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Failure to manage change heightens stress, harassment and conflict at work, survey claims
UK organisations are failing to manage change effectively and this is causing an increase in stress, harassment and conflict at work, according to an annual snapshot of the state of the workplace.
Now in its eighth year, the Management Agenda - by executive education and research organisation Roffey Park - examines the challenges that managers and organisations are facing. Developed from a survey of over 600 UK managers, this year’s report covers trends relating to organisational change, organisational life, organisational culture, the ‘employee deal’ and working across boundaries.
92% of managers have experienced organisational change over the last two years. The last year has seen increases in downsizing - with 35% of organisations making people redundant - and off- shoring. 43% of multi-national organisations claim they are now shifting production to cheaper labour markets.
The research authors - Linda Holbeche and Claire McCartney - claim that the majority of organisations are good at initiating change, and maintaining top-level involvement, but bad at consolidating change, maintaining momentum and reviewing and learning from the change process.
"Change and restructuring are often badly managed," said the authors. "As a result, we’re seeing greater incidences of stress, harassment and conflict in the workplace. Organisations must learn to manage change more effectively."
More managers than ever before (78%) are suffering from work- related stress, caused by increasing workloads, lack of time and lack of support.
52% of managers have experienced harassment at work. 27% have been bullied and 34% feel they have been deliberately sidelined or excluded. Senior managers are the main perpetrators of harassment, although line managers and colleagues are also at fault.
Conflict has increased in 46% of organisations, over the last two years, predominantly because of differing personalities and agendas. 56% of managers have seen an increase in the use of office politics.
25% of managers say they have lost trust in their corporate leaders - a rise from 22% last year.
"There is a perception that senior managers are secretive and out for their personal gain," said the authors. "Senior managers must become more open and communicative and they must ‘walk the talk’ in terms of the corporate values, to stem this rising level of mistrust."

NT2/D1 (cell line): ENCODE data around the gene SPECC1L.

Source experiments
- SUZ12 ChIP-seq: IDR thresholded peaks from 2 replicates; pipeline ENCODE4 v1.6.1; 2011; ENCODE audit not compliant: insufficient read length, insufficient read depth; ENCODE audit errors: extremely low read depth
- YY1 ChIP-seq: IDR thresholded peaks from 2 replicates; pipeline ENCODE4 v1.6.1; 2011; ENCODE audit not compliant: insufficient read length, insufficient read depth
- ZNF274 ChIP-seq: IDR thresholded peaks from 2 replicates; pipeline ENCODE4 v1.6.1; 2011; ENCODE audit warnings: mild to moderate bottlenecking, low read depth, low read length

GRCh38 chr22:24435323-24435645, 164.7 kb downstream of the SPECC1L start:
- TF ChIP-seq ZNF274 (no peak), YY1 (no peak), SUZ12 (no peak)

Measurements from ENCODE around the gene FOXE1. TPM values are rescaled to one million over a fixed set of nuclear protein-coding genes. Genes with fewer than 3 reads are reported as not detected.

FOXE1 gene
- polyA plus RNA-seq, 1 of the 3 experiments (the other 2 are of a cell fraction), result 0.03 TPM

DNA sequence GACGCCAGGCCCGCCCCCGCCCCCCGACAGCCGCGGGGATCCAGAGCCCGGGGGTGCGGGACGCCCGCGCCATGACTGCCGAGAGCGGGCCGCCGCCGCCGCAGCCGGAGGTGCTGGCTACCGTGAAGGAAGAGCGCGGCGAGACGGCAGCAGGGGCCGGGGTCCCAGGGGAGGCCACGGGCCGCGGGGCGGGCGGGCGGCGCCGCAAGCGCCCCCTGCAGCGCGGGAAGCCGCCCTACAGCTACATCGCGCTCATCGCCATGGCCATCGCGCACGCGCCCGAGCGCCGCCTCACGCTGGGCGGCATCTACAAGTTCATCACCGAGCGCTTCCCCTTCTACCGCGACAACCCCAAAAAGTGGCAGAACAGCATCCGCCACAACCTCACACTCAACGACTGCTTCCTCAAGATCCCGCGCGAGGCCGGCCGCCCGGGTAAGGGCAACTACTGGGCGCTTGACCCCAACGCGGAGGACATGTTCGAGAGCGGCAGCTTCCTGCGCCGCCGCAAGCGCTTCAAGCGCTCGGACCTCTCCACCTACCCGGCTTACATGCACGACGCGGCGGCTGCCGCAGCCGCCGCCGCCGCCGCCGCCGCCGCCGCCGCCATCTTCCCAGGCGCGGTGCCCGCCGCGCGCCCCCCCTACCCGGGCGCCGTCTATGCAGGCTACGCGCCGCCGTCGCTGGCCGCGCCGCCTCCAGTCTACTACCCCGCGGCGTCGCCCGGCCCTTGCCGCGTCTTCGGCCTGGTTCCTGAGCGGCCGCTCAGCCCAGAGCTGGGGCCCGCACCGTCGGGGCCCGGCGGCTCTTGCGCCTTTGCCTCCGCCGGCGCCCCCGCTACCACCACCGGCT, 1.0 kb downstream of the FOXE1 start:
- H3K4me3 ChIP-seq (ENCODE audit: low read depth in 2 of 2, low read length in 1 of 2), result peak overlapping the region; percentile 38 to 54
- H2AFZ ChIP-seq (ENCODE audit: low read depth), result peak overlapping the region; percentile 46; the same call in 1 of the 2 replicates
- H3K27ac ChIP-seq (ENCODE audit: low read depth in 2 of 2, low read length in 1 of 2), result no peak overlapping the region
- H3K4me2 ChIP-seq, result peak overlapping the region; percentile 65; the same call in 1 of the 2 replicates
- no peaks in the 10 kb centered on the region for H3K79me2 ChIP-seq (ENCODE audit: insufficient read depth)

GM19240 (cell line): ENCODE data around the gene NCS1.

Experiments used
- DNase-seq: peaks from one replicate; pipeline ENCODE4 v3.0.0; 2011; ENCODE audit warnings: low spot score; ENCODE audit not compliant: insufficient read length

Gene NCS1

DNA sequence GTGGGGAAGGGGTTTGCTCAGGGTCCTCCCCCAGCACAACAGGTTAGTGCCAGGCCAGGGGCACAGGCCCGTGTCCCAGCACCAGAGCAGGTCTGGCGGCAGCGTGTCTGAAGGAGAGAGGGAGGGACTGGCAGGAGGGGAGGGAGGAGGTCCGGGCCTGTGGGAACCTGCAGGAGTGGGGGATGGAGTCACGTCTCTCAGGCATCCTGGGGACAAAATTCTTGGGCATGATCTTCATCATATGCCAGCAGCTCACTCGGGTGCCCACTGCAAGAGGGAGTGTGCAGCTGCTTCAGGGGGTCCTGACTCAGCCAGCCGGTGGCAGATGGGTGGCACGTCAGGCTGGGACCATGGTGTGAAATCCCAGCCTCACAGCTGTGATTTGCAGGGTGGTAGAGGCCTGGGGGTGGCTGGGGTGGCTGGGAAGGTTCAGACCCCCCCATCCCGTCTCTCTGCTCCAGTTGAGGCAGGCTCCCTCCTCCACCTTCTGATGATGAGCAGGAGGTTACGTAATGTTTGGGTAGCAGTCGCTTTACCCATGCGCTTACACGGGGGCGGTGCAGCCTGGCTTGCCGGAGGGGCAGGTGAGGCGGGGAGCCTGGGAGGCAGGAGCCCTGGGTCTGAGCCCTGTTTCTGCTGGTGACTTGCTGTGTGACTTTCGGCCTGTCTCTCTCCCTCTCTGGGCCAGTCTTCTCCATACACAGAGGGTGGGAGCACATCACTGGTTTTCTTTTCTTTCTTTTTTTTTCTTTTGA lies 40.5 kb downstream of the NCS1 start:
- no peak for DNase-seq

45% of managers do not feel fully appreciated or rewarded. 65% admit that they are searching for ‘meaning’ in their working life.
63% say diversity is not actively managed in their organisations and 27% feel they have been discriminated against in some way, either in terms of their gender, age, ethnicity or religion.
83% of managers are working consistently longer than their contracted week. 33% put in 11-15 extra hours and 9% work more than 15 additional hours each week. More men (85%) than women (79%) work longer hours.
47% of managers say that HR lacks credibility in their organisation. 53% claim that their HR practitioners are too reactive. 27% feel HR is out of touch.
However the research findings are not all doom and gloom. 52% of organisations have introduced health and well-being initiatives to combat stress, such as occupational health roadshows, stress tests and stress-busting training.
49% of managers claim that organisational changes have resulted in new opportunities and 42% say they are feeling more enthusiastic as a result of change. 67% say they feel secure in their jobs. 47% are considering a move in the near future, to either a similar job in a different organisation or a different job in their current organisation.
"Managers seem confident that they could find work elsewhere," said the research authors. "There is a sense that their commitment to their organisation is waning. Less people seem willing to go the extra mile. Instead they’ve become more bullish about their own worth. The feeling is that if they don’t get what they want from their organisations, they’ll walk."
According to the survey, the key challenges for organisations are to manage change, recruit and retain key people, focus on the core business, cut costs, stay ahead of competitors and comply with increasing regulation and legislation.
The most pressing ‘organisational development’ challenges are to build a high performance culture, build the talent capability of the organisation, restructuring, strategy and vision work and employee engagement. Organisations are also investing in leadership development, strategic alliances, 360 degree feedback, outsourcing, line manager development, risk management processes and ‘hot- desking’.
76% of managers believe that their organisations are successful at fostering creativity. 74% say that there are female role models in their organisation. 51% say they have a satisfactory work-life balance, although they would like their organisations to offer truly flexible working and home working. 71% believe that British organisations should comply with the Working Time Directive.
‘The Management Agenda 2005’ is available from Roffey Park, priced £35, and it can also be purchased online and downloaded from Roffey Park’s website: www.roffeypark.com/reports
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